Long-term employment opportunities and community enhancements are just some of the benefits of a new partnership announced between West Moberly First Nations and Tarpon Energy Services Ltd. The joint venture, named ‘Tarpon WestMo Services Ltd.’, will supply electrical and instrumentation services, controls systems and steel building solutions to the energy sector in northeastern British Columbia. The agreement also includes community investment initiatives focused largely on youth.
“This joint venture aims to create new opportunities for the Nation and help Tarpon market its services and expand its presence in the West Moberly area,” said John Henry, President & CEO of Tarpon Energy Services. “We look forward to building mutually beneficial relationships and conducting business in a way that supports, strengthens and includes the traditional values and approaches of the West Moberly community.”
“We are always looking for ways to advance our Nation and provide industry with opportunities to get involved with WestMo,” said Chief Roland Willson of West Moberly First Nations. “Through the joint venture with Tarpon, we will benefit from the long-term employment, training and community development initiatives.”
As part of the joint-venture agreement, Tarpon has engaged Impact Society, a non-profit organization, to develop a customized community enrichment plan for West Moberly First Nations. The plan focuses on helping community members, especially youth, understand and develop the strengths, skills and abilities necessary for the betterment of their lives and future generations. Willson also expressed excitement about working with the local school district to bring Impact Society’s programs into the classroom. “Talk about effecting change,” said Willson. “The pebble has been thrown and the ripples are commencing.”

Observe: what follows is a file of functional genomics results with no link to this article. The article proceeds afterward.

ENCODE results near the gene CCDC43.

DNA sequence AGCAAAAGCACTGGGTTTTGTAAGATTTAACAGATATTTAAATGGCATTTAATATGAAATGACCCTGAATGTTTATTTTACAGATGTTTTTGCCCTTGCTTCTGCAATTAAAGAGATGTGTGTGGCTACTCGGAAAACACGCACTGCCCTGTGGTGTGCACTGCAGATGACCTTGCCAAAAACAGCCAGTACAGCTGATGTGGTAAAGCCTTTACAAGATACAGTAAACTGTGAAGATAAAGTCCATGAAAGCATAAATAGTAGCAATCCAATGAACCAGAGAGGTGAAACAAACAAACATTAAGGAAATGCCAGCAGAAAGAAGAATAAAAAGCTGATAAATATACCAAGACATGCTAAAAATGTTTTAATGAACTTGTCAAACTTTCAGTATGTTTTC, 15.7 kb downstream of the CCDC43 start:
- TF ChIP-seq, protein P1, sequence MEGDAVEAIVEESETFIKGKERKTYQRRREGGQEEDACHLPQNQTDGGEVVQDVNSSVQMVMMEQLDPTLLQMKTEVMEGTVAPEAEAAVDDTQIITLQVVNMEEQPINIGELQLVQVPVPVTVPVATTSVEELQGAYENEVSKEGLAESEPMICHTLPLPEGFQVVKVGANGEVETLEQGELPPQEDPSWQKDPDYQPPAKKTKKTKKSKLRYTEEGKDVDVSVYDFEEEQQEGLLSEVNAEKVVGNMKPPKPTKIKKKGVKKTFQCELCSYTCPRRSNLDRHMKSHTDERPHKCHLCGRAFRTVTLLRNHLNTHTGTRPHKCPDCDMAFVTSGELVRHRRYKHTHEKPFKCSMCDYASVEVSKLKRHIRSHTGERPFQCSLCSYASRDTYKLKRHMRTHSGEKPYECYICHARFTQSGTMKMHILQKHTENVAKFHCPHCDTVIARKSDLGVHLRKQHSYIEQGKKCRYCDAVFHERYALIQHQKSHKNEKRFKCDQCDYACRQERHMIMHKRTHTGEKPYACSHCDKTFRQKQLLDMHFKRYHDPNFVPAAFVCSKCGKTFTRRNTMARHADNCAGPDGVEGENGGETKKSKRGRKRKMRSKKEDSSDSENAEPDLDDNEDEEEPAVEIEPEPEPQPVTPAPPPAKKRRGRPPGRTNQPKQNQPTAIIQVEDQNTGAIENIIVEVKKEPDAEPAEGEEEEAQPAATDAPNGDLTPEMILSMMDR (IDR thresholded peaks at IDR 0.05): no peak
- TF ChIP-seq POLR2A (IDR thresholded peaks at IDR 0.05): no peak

Tarpon has been involved with Impact Society since 2005 to make a positive difference in the lives of youth by providing them with the tools and resources to make good decisions. “We want to emphasize to youth the importance of staying in school so they can qualify and take advantage of the many apprenticeship and trade opportunities we have to offer,” said Henry. “With ongoing labour shortages in the energy sector, the need for skilled tradespeople will be critical in sustaining economic growth.”